4) Inchi Kabin: The peculiar name of this dish is perhaps derived when the cook in the ships would call the sailor or Captain (Encik/Inchi) from the cabin (Kabin) down for the meal when the chicken was ready. It is basically a twice-fried chicken seasoned with mild aromatics and matched with a sauce that includes Worcestershire sauce. Its mild nature and the use of the English seasoning are telltale signs that this dish is an adaptation for the Western palate, most likely British since they ran Penang island for a long period of time.
5) Ayam Kapitan: This aromatic chicken stew is much milder than the local chicken curries, but not short in flavor. The interesting name (Kapitan meaning Captain) and its mild flavor again points to locals modifying the nature of typical dishes to suit the taste needs of Westerners that employed them in their households. Many Peranakan men and women worked for the British in their offices or as part of the house staff. This is more of a Penang Nyonya dish, thus a bit of a novelty for my family during the meal.
6) Sengkuang Goreng: Here we have Jicama stir-fried with dried shrimps and Chinese mushrooms, seasoned with some light soy and darkened with some dark soy. Jicama is indigenous to Mexico and it was brought to Southeast Asia by the Spanish conquistadores when they arrived in the Philippine islands. This northern dish was new for me, and I enjoyed savoring it as a wrap with lettuce leaves.
7) Asam Ikan: It would be amiss to savor Peranakan cuisine without ordering this quintessential dish. Fish steaks have been poached in a soup made aromatic from lemongrass and galangal, spicy from some chili, and sour from tamarind. The topping of fresh mint and torch ginger flower (Bunga Kantan) adds a level of herbaceousness that makes this fish stew completely irresistible. The pieces of fresh tomato added to the soup’s sour quality, and the al dente okra added some textural contrast. This stew brought back memories of home dinners when it was served weekly during the 8 to 10 dish dinners that we grew up on.
8) Asam Udang: Whole prawns have been marinated in tamarind paste and some sugar, providing a slightly sweet and sour element to the mild sweet shrimp meat. Although I am used to the stewed version that we grew up on, I enjoyed this grilled version that made the shells crispy and completely edible. Similar treatment to pork belly was also a favorite in our family meals while growing up.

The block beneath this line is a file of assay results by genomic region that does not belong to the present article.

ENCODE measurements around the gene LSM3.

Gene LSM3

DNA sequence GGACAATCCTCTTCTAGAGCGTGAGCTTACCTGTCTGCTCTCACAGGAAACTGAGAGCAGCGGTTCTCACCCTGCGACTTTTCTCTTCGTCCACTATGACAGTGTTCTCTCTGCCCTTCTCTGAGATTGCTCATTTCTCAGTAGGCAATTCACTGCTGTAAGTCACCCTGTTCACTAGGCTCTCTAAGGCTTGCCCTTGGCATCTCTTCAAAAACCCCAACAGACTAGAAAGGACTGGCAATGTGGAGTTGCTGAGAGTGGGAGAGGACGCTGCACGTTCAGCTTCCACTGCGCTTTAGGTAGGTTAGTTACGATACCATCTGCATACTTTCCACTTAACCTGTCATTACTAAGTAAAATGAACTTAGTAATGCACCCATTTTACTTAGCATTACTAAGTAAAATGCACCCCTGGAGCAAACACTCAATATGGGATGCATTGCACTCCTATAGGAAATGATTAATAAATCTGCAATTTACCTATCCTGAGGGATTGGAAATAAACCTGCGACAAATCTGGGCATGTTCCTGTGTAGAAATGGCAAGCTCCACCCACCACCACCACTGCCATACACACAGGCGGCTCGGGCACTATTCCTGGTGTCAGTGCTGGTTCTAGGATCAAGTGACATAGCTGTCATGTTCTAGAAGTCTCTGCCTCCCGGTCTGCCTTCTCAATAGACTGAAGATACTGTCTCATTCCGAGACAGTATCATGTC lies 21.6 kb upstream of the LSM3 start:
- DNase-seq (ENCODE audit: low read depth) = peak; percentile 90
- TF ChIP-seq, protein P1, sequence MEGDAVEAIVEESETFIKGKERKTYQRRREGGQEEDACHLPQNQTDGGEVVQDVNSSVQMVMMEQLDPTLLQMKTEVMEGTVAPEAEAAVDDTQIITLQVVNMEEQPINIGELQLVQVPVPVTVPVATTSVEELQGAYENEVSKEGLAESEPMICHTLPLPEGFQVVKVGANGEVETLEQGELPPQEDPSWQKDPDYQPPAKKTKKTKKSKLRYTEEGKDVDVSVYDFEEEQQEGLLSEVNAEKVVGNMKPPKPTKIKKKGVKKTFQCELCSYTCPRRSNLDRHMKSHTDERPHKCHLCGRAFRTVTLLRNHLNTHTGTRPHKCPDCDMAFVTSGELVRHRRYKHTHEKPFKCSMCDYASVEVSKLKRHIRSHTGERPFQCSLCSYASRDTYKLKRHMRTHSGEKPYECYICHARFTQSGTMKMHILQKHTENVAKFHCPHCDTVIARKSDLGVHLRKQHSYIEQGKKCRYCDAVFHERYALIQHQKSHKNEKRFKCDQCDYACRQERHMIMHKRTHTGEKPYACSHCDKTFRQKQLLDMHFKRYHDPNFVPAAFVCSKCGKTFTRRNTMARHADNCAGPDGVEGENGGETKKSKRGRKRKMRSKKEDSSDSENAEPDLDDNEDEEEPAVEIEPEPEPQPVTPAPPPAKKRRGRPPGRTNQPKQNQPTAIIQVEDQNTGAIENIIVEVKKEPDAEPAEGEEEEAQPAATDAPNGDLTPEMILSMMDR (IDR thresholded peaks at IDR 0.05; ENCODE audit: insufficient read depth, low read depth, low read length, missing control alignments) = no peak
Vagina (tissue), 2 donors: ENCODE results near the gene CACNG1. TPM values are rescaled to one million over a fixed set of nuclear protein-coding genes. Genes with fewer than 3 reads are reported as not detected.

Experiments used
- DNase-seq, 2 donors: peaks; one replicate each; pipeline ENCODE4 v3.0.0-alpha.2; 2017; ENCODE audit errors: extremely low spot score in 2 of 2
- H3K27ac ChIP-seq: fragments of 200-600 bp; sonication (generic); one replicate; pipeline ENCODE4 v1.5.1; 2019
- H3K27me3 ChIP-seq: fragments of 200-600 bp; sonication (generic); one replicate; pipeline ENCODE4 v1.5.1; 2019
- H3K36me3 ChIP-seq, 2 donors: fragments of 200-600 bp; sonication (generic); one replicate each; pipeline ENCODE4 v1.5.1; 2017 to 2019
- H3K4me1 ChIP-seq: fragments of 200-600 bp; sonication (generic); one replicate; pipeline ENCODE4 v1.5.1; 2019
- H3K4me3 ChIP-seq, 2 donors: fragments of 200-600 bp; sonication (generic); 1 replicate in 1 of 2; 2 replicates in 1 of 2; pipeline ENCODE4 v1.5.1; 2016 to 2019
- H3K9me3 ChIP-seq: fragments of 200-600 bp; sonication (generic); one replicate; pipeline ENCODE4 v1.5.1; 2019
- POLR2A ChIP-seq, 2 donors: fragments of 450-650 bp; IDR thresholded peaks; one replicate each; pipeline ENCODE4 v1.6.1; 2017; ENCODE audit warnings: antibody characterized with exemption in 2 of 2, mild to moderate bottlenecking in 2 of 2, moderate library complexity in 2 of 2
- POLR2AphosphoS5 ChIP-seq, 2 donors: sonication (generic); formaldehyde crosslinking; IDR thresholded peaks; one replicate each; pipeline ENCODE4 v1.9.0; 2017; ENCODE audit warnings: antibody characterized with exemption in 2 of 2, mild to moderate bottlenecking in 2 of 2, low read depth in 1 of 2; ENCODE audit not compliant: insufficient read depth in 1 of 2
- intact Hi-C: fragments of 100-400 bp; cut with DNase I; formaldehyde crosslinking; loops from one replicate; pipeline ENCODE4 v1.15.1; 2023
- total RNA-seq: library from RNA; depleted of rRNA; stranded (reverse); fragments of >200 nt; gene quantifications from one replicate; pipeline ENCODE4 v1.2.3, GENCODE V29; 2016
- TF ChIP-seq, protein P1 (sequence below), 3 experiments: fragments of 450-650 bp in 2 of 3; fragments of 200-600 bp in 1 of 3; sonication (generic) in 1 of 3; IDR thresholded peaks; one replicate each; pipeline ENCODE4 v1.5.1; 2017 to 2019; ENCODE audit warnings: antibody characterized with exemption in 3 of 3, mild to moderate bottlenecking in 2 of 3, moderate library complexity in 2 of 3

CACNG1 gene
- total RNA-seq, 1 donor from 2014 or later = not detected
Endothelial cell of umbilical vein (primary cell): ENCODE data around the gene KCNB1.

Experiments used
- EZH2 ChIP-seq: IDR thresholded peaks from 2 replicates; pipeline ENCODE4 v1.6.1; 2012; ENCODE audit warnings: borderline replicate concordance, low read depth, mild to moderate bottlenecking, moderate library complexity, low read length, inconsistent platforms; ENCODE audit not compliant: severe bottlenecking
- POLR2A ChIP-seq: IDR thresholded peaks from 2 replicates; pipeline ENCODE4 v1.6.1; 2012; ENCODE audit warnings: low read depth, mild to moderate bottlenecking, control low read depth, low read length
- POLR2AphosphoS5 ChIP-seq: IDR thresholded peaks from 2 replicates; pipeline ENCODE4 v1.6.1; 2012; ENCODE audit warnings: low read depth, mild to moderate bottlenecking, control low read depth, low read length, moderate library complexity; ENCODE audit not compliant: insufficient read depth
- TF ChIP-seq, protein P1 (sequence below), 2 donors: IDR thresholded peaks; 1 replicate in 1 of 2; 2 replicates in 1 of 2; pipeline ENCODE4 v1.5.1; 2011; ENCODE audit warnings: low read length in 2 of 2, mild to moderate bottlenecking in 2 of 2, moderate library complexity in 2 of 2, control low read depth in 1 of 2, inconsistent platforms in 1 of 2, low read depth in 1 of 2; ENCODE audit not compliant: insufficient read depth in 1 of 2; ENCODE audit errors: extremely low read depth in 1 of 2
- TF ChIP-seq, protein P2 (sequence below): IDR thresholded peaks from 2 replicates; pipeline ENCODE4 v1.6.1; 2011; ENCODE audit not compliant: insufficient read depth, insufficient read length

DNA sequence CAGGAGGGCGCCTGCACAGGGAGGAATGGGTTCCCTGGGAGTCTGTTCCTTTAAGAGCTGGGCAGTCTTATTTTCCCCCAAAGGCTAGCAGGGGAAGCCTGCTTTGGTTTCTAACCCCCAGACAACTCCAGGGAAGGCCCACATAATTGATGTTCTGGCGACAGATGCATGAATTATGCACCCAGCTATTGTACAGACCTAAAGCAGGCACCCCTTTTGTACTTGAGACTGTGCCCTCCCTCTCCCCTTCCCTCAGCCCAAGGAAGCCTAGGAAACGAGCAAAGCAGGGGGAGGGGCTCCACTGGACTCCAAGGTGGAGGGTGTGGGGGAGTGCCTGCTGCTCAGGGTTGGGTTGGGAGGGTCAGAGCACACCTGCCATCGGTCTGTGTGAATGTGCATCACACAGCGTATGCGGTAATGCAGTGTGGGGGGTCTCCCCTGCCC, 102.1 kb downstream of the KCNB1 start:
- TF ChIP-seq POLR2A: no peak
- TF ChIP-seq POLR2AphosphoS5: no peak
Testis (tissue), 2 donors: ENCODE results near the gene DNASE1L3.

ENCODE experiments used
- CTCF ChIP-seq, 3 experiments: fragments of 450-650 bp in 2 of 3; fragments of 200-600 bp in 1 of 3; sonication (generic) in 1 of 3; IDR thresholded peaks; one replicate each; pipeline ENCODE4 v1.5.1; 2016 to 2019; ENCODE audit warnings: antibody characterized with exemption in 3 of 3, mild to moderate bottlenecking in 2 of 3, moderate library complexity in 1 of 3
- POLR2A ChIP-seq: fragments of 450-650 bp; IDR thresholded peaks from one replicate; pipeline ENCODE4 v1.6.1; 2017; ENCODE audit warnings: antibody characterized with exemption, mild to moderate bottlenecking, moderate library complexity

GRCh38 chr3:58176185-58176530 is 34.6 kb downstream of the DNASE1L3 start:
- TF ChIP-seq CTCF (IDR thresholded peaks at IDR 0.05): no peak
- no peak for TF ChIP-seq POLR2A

9) Bubur Pulut Hitam: This rice pudding is made with purple glutinous rice cooked with Pandan leaf (“Asian Vanilla”) and topped with a tropical touch of salty coconut cream. This was always a favorite of my family, and it was eaten both hot or cold at anytime of the day or night. A great end to this meal.
The dishes in this meal represent the essence of the Peranakan culture pointing to the assimilation of Southeast Asian ingredients and seasonings with a Chinese taste palate. This is evident from the use of coconut milk, tropical root aromatics like lemongrass, galangal, and turmeric, the use of spicy chili peppers and sour tamarind, the use of herbs like mint, pandan leaf and torch ginger flower, the affinity for Jicama/Sengkuang (although originally from Mexico), and the balance of flavors mixing the sour, spicy, sweet, and salty. Yes, this food is indeed very complex in its flavor profile and equally time-consuming in cooking and realizing the final product; I know this too well since I used to watch both my grandmothers prepare the all-important large dinners starting in the wee hours of the morning. But this meal sitting was very rewarding on many levels, and we must have attacked the dishes like wandering gastronomes returning to something familiar and extremely soul-stirring. Despite all the culinary wanderlust within, this meal was the much needed homecoming for me and my family members, food wise and location. We just cannot get enough of this wonderful yet little-known cuisine. Hopefully, you will get to try some of its dishes, and then you will understand.
Watch a brief video on Peranakan Culture.